“The founder of Far + Wide, Hedvig Alexander, has extensive experience in international development, specifically in Afghanistan, and has seen first-hand how supporting craft production and small businesses (rather than donations alone) is the most effective and sustainable way to improve quality of life. But Hedvig also understood something many socially based businesses don’t – the end product has to be beautiful and marketable. Far + Wide Collections’ products are that perfect intersection of modern crafts that are authentic and exceptionally made while also providing real opportunities for communities in emerging economies.”
Sounds like a win/win to me.
I feel a bit apprehensive about mixing metals in the kitchen. So to get warmed up to mix on a current project I’m working on for an Atlanta family I gathered this round up to make an argument…for myself.
We’re leading off strong with all the metals present in this kitchen designed by Mary McDonald. Bronze cabinet hardware, brass pendants and silver faucet whether it be nickel or chrome. What is going on with that faucet, it has a very traditional, antique look but then it has a tall spray attachment.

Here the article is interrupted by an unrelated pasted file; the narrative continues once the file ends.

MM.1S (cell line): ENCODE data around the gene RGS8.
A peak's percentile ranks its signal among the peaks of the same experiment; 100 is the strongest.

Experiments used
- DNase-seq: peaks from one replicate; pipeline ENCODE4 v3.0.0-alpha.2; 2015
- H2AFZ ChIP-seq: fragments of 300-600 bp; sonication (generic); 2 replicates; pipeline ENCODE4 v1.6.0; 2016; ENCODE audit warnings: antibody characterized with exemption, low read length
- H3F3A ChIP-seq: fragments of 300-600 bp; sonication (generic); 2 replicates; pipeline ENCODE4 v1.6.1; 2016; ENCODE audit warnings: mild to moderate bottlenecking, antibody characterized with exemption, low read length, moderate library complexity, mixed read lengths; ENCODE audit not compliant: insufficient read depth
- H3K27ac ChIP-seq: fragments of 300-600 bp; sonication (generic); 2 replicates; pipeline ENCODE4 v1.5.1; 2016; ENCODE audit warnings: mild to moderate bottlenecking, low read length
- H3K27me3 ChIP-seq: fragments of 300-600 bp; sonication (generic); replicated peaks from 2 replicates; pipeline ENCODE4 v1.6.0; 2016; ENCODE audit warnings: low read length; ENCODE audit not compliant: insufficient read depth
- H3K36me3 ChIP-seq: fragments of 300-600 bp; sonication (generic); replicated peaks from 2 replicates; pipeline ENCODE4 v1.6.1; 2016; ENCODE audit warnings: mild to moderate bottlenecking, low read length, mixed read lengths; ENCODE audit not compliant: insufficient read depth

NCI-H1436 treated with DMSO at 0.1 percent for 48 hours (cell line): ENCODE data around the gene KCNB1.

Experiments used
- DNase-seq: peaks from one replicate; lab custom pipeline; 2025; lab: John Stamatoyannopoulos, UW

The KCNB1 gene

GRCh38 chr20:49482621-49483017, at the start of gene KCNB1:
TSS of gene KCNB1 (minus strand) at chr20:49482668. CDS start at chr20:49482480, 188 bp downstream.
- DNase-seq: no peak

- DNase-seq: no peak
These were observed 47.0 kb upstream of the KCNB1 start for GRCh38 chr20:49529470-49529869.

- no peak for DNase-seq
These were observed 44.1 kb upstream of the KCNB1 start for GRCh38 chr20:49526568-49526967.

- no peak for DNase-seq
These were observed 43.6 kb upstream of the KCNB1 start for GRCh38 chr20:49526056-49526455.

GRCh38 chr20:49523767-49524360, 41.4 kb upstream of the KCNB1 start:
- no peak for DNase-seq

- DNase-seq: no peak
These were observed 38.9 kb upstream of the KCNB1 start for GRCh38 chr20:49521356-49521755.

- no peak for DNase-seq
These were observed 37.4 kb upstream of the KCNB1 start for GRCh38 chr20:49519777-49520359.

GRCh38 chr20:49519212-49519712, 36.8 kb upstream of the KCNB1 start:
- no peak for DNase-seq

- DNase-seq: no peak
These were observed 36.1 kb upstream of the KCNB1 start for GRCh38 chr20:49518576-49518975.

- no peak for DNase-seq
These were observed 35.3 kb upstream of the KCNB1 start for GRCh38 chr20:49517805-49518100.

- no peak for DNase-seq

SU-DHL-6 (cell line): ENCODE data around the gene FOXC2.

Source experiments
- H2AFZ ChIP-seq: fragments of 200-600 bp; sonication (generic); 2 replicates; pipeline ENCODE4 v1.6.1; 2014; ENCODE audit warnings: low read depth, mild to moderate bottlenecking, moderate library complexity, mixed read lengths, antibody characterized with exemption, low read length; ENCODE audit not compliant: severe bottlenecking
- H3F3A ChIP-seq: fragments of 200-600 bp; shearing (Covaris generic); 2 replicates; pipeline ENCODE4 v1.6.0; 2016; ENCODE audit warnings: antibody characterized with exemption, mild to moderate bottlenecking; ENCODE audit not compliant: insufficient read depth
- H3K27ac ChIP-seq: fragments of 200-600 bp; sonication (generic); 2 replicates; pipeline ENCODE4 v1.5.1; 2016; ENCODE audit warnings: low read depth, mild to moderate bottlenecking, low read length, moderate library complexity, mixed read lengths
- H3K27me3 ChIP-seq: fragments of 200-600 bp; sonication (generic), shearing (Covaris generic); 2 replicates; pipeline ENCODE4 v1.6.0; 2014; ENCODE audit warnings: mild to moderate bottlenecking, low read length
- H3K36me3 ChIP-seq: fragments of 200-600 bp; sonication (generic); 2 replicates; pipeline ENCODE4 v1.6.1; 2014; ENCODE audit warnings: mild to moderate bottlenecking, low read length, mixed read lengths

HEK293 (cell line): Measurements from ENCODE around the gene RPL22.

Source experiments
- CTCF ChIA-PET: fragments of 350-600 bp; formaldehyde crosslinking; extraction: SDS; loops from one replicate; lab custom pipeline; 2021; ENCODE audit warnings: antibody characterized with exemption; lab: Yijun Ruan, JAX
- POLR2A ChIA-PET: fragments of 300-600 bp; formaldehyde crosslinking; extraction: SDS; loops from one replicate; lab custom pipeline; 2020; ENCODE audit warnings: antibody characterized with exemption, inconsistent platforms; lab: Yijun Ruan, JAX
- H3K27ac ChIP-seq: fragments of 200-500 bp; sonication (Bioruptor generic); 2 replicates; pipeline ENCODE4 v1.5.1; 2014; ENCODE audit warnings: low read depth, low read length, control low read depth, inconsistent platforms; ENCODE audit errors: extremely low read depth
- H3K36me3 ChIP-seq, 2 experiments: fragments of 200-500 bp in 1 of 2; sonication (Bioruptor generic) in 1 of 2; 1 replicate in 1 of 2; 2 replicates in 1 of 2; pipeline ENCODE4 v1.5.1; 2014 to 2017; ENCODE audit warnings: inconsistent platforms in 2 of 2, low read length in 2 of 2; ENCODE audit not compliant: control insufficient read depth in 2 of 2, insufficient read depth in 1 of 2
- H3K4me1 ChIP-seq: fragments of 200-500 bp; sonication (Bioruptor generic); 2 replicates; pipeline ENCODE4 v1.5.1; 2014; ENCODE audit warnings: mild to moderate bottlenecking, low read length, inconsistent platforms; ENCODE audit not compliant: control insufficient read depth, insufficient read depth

This is a second view of the same kitchen,
Arguably more tame combo, silver faucet + brass pendants over island + brass cabinet hardware
In this kitchen designed by Jessica Helgerson, we’re back to mixing all three again. Bronze in the lighting, brass on the cabinets and a silver pot filler and faucet,
The Hicks pendants over the island bring the brass here. They are combined with a silver faucet and what is that bronze cabinet hardware? Also note, brass railheads on the barstools, there is a brassy element in the marble backsplash too.